Silja Häusermann, Dr. phil.
Professor of Political Science
University of Zurich
Born in 1977 in Lucerne, Switzerland
Studied Political Science and Economics at the University of Geneva and the University of Lausanne
Solidarity under Pressure: Social Policy Priorities, Policy Trade-Offs, and Reform Opportunities in European Welfare StatesEuropean welfare states face tremendous challenges: fiscal constraints require cutbacks to existing benefits, while at the same time new needs and demands for social protection emerge. In such times of austerity, the distributive politics of the welfare state involve tough choices and trade-offs: whose risks should benefit from social solidarity in a context of shrinking resources? Should the welfare state prioritize the needs of the elderly or those of the young? Those of people in the workforce or outside of the workforce? Of natives or of immigrants?
How countries answer these questions depends on the welfare state priorities of citizens and elites. However, political science research still holds very few theoretical and empirical insights on these priorities and their determinants. My ongoing ERC research project theorizes the key distributive conflicts in current welfare politics and policy priorities, as well as potentials and avenues for social solidarity and inclusive welfare state reforms. I empirically study the politics of welfare trade-offs by means of comparative content analysis, experimental and observational public opinion surveys, and elite surveys. The goal is to identify how and why conflicts about priorities differ between countries and which mechanisms foster support for social policies among those actors who are unlikely to benefit directly from these policies.
During my year at the Wissenschaftskolleg, I will be working on the theoretical framework of both conflict and coalition potentials in current welfare politics. I will also be in the midst of conducting and analyzing surveys among citizens and elites in eight European countries.
In addition - and related to the welfare state project both theoretically and empirically - I will be working on a longstanding book project on electoral voter realignment in Europe and its impact on the electoral performance and political program of social democratic parties.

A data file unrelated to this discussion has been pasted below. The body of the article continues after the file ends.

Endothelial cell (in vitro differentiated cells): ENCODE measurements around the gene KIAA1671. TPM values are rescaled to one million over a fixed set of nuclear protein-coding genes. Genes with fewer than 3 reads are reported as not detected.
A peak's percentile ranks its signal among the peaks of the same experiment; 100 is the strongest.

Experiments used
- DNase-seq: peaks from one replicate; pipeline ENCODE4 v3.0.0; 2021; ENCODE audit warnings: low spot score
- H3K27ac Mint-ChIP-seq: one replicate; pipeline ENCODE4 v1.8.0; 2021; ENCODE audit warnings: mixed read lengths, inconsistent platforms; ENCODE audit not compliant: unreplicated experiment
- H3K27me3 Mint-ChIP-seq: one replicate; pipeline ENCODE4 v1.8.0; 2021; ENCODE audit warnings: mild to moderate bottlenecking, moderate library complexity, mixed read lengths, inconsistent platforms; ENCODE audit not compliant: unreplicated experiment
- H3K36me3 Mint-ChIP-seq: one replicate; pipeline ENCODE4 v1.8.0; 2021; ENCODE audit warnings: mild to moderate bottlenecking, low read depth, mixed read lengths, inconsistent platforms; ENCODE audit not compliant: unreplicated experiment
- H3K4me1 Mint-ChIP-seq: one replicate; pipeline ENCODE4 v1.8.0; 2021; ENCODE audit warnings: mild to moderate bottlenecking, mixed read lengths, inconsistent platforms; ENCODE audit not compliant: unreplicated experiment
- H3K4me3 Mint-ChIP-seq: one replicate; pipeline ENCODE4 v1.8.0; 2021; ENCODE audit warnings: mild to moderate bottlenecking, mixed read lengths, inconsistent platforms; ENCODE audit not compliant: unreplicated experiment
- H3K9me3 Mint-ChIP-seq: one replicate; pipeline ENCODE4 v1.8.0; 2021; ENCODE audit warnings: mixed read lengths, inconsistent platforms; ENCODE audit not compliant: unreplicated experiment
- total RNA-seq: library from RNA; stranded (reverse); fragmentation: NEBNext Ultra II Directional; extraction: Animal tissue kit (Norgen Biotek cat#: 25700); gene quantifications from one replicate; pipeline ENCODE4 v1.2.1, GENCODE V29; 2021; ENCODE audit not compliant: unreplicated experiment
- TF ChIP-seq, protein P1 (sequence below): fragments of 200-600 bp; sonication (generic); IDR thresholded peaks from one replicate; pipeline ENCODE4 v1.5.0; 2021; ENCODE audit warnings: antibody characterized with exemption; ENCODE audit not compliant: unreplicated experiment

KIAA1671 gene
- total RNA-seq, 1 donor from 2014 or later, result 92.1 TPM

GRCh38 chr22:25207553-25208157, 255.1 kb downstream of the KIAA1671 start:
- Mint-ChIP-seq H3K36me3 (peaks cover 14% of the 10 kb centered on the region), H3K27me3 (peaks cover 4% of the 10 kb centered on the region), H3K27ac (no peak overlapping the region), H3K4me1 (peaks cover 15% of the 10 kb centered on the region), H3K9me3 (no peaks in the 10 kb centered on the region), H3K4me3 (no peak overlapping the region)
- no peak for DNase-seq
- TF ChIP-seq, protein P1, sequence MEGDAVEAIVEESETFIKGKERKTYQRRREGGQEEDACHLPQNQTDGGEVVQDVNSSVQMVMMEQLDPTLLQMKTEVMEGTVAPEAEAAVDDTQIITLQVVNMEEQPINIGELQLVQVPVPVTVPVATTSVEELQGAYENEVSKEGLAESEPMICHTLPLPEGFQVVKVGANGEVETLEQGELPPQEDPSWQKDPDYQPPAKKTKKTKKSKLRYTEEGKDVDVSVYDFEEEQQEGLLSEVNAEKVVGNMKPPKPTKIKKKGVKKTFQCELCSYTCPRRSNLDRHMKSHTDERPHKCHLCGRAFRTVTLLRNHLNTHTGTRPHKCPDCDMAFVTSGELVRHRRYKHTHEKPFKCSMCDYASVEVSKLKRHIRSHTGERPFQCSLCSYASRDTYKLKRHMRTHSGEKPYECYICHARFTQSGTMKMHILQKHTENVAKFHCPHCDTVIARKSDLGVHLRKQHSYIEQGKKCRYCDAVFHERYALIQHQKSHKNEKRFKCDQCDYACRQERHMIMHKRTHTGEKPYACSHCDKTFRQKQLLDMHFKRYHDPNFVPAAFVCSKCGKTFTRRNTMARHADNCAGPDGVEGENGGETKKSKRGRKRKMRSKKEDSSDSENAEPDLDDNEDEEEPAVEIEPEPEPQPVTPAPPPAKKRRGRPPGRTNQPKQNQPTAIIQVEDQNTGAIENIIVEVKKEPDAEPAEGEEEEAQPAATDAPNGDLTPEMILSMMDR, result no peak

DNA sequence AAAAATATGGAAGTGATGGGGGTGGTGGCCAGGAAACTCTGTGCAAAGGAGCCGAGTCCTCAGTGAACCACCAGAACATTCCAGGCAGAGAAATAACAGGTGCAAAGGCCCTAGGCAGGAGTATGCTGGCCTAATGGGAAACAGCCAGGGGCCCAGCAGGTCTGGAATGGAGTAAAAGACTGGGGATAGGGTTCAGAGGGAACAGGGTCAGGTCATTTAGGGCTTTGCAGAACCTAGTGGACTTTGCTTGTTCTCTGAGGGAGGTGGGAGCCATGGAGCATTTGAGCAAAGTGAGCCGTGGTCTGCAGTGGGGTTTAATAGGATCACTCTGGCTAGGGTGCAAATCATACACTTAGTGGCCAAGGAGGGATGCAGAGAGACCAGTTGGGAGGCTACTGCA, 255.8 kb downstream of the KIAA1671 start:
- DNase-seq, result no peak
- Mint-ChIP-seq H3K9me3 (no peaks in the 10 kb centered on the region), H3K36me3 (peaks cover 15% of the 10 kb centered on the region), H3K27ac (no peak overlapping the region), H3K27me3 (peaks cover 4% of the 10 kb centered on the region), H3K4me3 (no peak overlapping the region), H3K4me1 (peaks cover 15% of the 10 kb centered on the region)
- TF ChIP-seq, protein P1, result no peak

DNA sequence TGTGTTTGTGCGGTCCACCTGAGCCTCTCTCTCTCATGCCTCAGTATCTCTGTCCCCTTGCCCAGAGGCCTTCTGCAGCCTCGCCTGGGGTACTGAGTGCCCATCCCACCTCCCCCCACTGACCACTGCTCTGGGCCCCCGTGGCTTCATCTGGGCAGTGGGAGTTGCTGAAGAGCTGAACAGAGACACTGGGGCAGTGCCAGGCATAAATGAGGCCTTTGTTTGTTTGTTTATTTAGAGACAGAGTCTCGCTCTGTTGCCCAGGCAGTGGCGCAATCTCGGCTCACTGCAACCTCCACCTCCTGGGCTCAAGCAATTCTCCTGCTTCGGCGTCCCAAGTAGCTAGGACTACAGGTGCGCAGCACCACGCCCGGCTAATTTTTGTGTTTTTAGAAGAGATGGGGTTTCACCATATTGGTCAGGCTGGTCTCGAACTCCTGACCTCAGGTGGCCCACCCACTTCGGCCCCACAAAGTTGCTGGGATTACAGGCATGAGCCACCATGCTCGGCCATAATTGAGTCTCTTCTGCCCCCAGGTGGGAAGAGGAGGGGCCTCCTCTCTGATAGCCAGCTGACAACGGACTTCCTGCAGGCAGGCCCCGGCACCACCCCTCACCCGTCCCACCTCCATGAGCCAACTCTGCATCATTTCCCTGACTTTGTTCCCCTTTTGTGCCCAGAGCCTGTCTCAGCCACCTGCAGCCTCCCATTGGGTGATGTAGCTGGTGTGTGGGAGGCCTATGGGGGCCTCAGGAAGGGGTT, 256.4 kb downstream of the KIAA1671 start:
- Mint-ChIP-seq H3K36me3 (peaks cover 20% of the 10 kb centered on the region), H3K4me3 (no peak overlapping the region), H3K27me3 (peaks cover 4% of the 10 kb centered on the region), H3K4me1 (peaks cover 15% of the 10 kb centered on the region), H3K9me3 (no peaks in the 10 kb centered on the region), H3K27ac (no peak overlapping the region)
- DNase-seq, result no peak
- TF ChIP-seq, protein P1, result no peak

Beramendi, Pablo, Silja Häusermann, Herbert Kitschelt, and Hanspeter Kriesi. The Politics of Advanced Capitalism. New York: Cambridge University Press, 2015.
Gingrich, Jane and Silja Häusermann. "The decline of the working class vote, the reconfiguration of the welfare support coalition and consequences for the welfare state." Journal of European Social Policy 25 (2015): 50-75.
Häusermann, Silja. The Politics of Welfare State Reform in Continental Europe: Modernization in Hard Times. Cambridge: Cambridge University Press, 2010.
Tuesday Colloquium, 26.03.2019
The Transformation of Welfare Politics in Western Europe
The political class conflict over the generosity of the welfare state was at the center of electoral politics in Western Europe in the 20th century. Many scholars in comparative political economy argue that this conflict has lost its political saliency. In a mature welfare state, the argument goes, social policy preferences of citizens converge around the defense of acquired social rights. Moreover, various studies show that party positions regarding social protection have become more similar, and we know that most voters nowadays care more deeply about socio-cultural issues than about social policy.
I take a counter-position to the diagnosis that welfare conflict has become pacified or muted. I argue that most existing studies today are unable to identify the key welfare conflicts, because a) they focus on social consumption policies only (e.g. pensions, unemployment insurance), while neglecting social investment policies (e.g. education, care services, active labor market policies) and b) they fail to integrate the relative importance voters attribute to these two dimensions of social policy provision. Taking these two aspects into account allows us to see the polarized conflict over consumption vs. investment in today's party politics.
While the first part of my talk focuses on the conceptualization of this conflict, its measurement, and its empirical demonstration, the second part looks into the reasons that drive preferences for consumption and investment. I argue that both cultural values and the evaluation of their future labor market opportunities explain why middle-class voters are more favorable to investment, while working-class voters are more favorable to consumption policies. I conclude with an outlook on how welfare chauvinism is likely to exacerbate this welfare conflict further, on what my findings imply for the feasibility of welfare reforms today, and on why they are bad news in particular for social democratic parties.